Henri Esteve On ‘Primo’ and His Own Coming-of-Age Story

Though career-building streaming roles have taken up his energy and attention in recent years, Esteve has not lost his interest in crafting his own dramatic vehicles.

Henri Esteve is generally recognized for his Hollywood work in Revenge and Grown-ish. That is unless you’re a theater buff, in which case Esteve’s extensive stage work in classic productions probably put the star on your must-watch list over a decade ago.

His new starring role in Primo on Amazon Freevee is likely to eclipse all these memories. The sitcom, a semi-autobiographical adaptation of creator Shea Serrano’s own upbringing in San Antonio, Texas, launched last week to solidly positive reviews.

Five men stand around a table with a large cake.
The uncles in ‘Primo,’ now streaming on Amazon Prime. Jeff Neumann/Amazon Freevee

In Primo, 16-year-old Rafa is trying to navigate the usual teenage rollercoaster of emotions with a single mother and five uncles who sometimes help and sometimes hinder. Alongside Esteve as Mike—one of the uncles, a strict military man—there are Ignacio Diaz-Silverio as Rafa, Christina Vidal as Rafa’s mother and uncles played by Carlos Santos, Johnny Rey Diaz, Jonathan Medina and Efraín Villa.

According to Vulture, Serrano—a journalist and New York Times bestselling author—pitched the series to producer Mike Schur because he was “tired of waiting for there to be more Mexicans on TV.”

The series was filmed in Albuquerque, New Mexico beginning in May 2022, and while Esteve is hopeful it will be picked up for a second season, there’s no official word yet. The writer’s strike is adding to the uncertainty. Still, the pause has given him time to work on developing his own work—drama, not comedy—which feels like a full circle for the actor, who knew he wanted to act from the age of nine.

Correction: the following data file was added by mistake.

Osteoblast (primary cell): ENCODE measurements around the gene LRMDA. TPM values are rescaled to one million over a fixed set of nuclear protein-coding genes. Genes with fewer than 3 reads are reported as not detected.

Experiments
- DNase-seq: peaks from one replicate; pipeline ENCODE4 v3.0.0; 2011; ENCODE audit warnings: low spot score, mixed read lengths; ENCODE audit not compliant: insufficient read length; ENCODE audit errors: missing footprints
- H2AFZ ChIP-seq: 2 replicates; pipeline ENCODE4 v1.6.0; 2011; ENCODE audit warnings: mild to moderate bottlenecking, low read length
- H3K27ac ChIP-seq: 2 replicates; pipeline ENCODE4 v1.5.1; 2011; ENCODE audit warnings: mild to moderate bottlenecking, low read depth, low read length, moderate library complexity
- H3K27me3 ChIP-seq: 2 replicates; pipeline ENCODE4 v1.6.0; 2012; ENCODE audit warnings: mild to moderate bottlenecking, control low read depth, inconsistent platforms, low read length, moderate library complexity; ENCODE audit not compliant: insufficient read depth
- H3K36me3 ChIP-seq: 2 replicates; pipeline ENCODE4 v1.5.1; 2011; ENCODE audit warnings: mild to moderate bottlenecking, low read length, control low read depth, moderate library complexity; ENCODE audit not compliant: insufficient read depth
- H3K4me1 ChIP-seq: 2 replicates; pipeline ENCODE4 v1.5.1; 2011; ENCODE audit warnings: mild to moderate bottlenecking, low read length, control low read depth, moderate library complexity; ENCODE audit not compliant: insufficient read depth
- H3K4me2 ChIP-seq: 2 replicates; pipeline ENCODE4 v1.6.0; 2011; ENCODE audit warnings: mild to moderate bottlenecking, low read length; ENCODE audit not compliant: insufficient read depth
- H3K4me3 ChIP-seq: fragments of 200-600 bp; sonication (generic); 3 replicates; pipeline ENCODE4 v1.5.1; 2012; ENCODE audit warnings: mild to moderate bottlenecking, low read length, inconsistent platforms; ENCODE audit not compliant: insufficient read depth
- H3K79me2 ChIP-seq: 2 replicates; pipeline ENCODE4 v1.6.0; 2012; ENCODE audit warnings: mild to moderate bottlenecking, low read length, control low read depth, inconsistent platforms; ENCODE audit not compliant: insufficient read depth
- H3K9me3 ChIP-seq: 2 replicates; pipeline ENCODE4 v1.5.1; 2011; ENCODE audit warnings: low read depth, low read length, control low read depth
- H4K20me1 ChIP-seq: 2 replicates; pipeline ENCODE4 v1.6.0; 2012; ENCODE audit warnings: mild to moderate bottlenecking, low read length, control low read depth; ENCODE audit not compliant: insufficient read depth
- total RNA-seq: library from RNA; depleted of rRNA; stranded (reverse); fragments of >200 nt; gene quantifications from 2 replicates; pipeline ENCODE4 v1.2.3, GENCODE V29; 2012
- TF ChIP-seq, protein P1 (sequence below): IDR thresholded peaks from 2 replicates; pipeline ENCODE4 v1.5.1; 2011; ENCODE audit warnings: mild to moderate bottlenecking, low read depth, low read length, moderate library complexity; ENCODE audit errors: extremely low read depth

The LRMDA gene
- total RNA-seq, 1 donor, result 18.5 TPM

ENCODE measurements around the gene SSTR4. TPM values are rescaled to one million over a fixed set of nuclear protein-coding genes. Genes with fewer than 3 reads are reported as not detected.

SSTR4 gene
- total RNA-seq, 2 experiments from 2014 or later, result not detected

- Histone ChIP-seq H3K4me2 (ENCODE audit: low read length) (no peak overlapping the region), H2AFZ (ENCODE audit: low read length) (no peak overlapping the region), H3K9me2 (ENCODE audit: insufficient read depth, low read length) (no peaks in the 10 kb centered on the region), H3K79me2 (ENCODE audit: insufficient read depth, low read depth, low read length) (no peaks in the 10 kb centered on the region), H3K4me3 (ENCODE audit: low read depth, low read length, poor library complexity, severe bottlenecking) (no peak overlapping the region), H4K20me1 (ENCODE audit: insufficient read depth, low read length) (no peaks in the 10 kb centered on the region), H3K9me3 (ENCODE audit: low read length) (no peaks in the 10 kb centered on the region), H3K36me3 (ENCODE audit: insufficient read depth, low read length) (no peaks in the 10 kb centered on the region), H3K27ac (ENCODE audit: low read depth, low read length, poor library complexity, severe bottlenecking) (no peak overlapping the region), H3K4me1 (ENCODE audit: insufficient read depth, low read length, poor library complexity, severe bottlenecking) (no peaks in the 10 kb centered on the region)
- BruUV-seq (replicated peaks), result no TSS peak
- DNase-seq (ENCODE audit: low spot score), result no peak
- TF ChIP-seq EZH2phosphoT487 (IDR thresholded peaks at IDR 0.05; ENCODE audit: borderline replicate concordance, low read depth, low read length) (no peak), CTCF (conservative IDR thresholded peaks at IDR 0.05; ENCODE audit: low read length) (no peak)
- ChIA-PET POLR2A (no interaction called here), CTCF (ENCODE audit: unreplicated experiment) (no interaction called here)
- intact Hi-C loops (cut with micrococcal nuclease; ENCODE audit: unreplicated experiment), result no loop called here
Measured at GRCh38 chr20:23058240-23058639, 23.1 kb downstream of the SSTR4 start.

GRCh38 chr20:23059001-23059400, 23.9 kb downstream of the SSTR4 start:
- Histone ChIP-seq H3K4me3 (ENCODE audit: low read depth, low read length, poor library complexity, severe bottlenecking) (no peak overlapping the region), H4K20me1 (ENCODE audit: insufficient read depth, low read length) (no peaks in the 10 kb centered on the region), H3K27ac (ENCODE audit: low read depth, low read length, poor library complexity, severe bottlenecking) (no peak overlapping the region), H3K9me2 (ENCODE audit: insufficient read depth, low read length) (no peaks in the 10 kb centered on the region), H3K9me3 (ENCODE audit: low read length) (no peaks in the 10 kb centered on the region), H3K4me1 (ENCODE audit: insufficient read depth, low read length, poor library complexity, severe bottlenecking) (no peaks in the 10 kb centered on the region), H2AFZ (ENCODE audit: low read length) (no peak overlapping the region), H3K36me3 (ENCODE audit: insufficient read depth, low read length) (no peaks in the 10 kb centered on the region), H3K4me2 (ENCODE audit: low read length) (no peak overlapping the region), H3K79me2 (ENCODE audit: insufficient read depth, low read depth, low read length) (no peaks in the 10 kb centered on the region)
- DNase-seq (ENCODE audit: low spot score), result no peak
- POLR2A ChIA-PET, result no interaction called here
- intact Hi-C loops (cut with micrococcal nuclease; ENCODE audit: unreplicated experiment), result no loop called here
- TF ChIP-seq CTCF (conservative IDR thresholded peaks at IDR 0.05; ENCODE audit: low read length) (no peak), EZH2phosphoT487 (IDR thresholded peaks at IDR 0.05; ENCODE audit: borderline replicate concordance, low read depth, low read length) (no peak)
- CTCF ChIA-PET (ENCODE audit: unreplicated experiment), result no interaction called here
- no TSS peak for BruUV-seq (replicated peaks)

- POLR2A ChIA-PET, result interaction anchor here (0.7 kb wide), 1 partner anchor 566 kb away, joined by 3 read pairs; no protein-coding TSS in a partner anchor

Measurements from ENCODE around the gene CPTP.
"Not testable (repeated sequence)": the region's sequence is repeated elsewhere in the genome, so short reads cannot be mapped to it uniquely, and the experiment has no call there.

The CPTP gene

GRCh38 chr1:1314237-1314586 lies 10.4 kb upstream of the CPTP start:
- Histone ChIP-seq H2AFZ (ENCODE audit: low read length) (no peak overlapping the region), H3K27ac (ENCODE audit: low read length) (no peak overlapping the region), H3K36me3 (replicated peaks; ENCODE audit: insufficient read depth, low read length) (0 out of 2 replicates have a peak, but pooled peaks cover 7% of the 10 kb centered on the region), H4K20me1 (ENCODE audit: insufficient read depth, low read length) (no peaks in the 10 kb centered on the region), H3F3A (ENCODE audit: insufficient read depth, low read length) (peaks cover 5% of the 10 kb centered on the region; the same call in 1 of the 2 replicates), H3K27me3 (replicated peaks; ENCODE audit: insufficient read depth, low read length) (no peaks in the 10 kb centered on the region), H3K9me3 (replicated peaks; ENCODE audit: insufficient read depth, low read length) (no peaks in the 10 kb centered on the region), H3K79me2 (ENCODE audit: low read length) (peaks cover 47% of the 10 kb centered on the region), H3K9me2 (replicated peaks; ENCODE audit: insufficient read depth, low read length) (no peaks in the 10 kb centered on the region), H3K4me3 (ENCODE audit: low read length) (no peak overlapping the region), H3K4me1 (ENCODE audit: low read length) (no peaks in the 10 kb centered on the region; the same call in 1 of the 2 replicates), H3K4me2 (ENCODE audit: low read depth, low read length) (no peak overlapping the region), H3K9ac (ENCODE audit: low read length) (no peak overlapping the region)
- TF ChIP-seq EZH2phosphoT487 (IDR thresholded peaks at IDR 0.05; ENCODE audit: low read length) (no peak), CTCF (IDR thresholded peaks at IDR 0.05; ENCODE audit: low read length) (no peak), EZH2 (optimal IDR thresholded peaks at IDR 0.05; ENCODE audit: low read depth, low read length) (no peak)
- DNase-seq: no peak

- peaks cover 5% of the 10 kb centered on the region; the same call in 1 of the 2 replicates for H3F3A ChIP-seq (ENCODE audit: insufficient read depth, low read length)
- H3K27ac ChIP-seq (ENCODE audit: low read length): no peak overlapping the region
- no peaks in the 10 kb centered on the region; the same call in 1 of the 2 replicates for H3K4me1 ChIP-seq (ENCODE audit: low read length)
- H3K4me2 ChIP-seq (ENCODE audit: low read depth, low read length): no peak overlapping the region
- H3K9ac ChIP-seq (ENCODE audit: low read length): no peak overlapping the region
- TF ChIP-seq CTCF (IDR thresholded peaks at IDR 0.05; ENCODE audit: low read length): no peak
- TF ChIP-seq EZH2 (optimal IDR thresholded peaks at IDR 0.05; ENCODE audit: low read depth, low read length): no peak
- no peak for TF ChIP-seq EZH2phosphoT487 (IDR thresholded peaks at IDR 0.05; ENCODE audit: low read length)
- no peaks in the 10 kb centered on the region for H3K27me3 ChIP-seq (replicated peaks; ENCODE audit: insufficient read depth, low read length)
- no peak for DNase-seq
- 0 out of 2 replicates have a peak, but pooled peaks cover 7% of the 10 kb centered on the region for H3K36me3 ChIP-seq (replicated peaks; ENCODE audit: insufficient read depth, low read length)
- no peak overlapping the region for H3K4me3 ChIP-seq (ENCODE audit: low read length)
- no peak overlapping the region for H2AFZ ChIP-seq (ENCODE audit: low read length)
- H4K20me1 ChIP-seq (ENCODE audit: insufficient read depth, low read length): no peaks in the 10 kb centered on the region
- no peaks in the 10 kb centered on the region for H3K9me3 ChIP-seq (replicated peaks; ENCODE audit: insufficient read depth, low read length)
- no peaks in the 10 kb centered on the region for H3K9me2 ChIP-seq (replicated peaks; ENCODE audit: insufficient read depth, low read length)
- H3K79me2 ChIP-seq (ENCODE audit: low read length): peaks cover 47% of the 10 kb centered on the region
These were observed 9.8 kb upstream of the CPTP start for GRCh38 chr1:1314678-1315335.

Though he has a passion for drama, Esteve’s comedy chops are impressive. Christopher Michael Diaz

Esteve’s journey from stage to screen

“I remember the first time I wanted to do it, but it was years later that I actually did it,” he tells me. “I was watching HBO late one night, and I saw John Leguizamo’s Sexoholix, a one-man, coming-of-age show. I was watching him on this theater stage in a room full of people and I had the ‘I want to do that!’ moment.”

Esteve eventually moved to New York City at seventeen to study at the Lee Strasberg Theater & Film Institute. His natural aptitude for the stage led to his playing Romeo in Shakespeare’s Romeo and Juliet and parts in Don Peterson’s Does a Tiger Wear a Necktie?, Edward Allen Baker’s North of Providence and David Auburn’s Proof.

“I was selling sneakers in SoHo at a store called Michael K, then I was working at Milk Studios,” he recalls. “Milk was very cool, a cushy version of a labor job. It’s a photo studio and gallery, so I was around artists all day. After Milk, I worked at Webster Hall, which was incredibly busy, and it was hard. I would book a play and I’d go do that for a couple of months then come back and switch jobs. In my head, the money would figure itself out but I had to get on stage.”

Which he did, though it wasn’t long before he left New York for the beating heart of the American film industry. He arrived in Los Angeles in 2013 and a year later, made his television debut as Javier Salgado on the ABC series, Revenge. What many fans don’t know is that Revenge isn’t what brought him to LA.

“I had a role lined up for a film—I’ve never talked about this—a fight film,” he tells me. “Jason Statham, who I’ve never met, was attached to be the fighting coach for this MMA film, and I was going to be one of the antagonists.”

But when he arrived, the film project had fallen apart. Luckily, Esteve’s brother lived in California, so he had somewhere to bunk while he looked for other opportunities. That opportunity eventually came in the form of a recurring role in the third season of Revenge.

As the arrogant and ambitious hacker-on-parole, Esteve portrayed a morally corrupt opportunist. Javier lied, duped and double-crossed friends, lovers and acquaintances with seemingly no remorse. His good looks and suave silver tongue let him seduce and betray Charlotte while simultaneously wheeling and dealing with her brother. Did you like playing this person, I ask as diplomatically as possible.